The Public Play Equipment Standard is specific to public use. Two items critical to pulling the standard together and giving it comprehensive meaning is understanding equipment use zones and equipment fall heights. Equipment use height is measurements from a place from which a child might climb, stand, sit or be otherwise accessible and thus may fall. The measurement is the distance from that point to the top of the impact-attenuating surface. The specific dimensions on each piece of equipment are not yet established and will be done so by each individual manufacturer of each specific piece of equipment in their technical data sheets. This information is critical to be able to apply the extent of the fall zone and thus for the boundary of the surface that is to provide for the fall’s impact attenuation.

The surface of the playground includes the equipment use zone or that area that includes the immediate fall area, sometimes exit area and surrounding buffer area where traffic and circulation occurs. The surfacing guides the choice of playground equipment and layout. The technical data from each manufacturer must be consulted.

Safety is critical in a playground if it is to be mainstreamed for different disabilities beyond just the physical access to and within the play apparatus. The number of participants who can and who should be served by adapted physical activities shows that as the scope of these programs expands more playgrounds, special counselors, resource personnel and appropriate facilities and equipment are needed. Programs can be introduced and existing programs expanded without drastically changing playgrounds.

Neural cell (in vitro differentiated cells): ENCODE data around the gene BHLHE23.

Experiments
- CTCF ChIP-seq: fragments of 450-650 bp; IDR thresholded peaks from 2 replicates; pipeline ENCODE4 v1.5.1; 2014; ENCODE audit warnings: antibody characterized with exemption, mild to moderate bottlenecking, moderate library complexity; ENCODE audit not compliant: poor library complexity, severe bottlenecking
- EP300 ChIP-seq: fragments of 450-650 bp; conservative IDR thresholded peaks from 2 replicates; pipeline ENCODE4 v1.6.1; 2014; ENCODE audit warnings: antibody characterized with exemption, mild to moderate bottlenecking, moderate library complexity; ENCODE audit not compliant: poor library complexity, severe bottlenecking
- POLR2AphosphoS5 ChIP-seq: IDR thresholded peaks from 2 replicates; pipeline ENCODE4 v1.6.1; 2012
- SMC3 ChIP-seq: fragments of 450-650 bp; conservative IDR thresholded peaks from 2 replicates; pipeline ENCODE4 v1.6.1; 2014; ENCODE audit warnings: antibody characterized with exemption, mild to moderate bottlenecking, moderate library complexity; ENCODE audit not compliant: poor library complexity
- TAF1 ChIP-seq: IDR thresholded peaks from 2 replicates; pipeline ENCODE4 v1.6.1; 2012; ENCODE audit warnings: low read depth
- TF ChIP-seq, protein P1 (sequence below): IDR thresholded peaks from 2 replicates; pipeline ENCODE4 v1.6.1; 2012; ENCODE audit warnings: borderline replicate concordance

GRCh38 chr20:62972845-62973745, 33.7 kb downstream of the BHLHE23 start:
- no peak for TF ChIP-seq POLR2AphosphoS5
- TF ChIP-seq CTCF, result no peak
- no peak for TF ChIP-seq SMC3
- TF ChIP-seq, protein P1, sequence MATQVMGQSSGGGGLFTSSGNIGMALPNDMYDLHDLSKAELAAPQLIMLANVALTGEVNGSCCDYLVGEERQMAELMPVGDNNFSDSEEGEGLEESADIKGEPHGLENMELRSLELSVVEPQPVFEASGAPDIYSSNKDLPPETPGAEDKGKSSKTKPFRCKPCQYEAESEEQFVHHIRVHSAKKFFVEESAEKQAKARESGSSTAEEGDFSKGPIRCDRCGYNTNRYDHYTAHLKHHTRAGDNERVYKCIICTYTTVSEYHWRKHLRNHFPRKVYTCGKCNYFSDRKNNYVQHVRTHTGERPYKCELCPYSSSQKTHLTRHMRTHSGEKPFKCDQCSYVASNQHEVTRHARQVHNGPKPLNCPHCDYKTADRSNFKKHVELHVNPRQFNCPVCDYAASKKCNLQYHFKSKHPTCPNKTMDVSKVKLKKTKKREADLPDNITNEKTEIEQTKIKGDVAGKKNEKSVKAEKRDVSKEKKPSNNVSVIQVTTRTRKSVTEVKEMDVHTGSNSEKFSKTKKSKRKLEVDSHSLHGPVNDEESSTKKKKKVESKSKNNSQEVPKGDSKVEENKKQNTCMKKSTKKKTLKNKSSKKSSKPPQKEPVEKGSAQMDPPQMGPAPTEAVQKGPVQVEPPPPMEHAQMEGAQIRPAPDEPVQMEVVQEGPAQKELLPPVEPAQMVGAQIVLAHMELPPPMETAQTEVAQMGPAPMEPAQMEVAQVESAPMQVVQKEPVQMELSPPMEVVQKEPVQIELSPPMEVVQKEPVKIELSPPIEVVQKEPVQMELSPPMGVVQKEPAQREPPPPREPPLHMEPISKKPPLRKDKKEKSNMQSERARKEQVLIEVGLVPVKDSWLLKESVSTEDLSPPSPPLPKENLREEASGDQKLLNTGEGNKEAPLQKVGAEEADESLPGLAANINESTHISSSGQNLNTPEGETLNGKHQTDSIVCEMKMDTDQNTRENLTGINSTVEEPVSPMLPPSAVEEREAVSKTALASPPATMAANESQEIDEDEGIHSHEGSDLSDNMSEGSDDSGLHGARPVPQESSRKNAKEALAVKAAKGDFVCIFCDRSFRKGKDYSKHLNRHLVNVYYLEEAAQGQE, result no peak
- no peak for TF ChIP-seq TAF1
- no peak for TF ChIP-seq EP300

"Provisions must be made to include physical activity programs for all participants, not just those that take part in regular play. Those with low levels of physical fitness and specific motor deficiencies should be included in a broad and all-encompassing adapted environment." -- Arthur Mittelstaedt Jr., EdD


The Education for All Handicapped Children Act makes a number of critical stipulations that apply to all handicapped children who require special education. Physical education is the only subject named in the law’s definition of special education, therefore, any physical activity program with responsibility for handicapped children having special physical and/or motor needs must also adhere to the stipulations of the law.

The physical activity environment or the playground should accommodate handicapped children in all activities, recreation and instruction. Integrating the individual child into the regular play program, in addition to separate specialized programs, should provide more beneficial experiences.

Some owners will view the laws with apprehension, torn between the intent of the laws and having their programs become more complex. Public Law 94-142 states that a handicapped person must receive a free appropriate education. Physical education is a discipline subject to this law. Movement education has been a part of the handicapped person’s life through rehabilitation and growth. It seems a large number of physical educators and recreation people fear mainstreaming the handicapped person. The reasons range from group size, available facilities, to the basic ignorance of the problems and their solutions. PL 94-142 reflects a past failure to meet the needs of the handicapped and it must now be encouraged in the design and operation of playgrounds.

Today an impasse exists between mandated action, unprepared owners/operators and the handicapped individuals that have not received physical activity appropriate to their needs.







Related Stories




December 7, 2019, 3:53 am PDT

Website problems, report a bug.
Copyright © 2019 Landscape Communications Inc.
Privacy Policy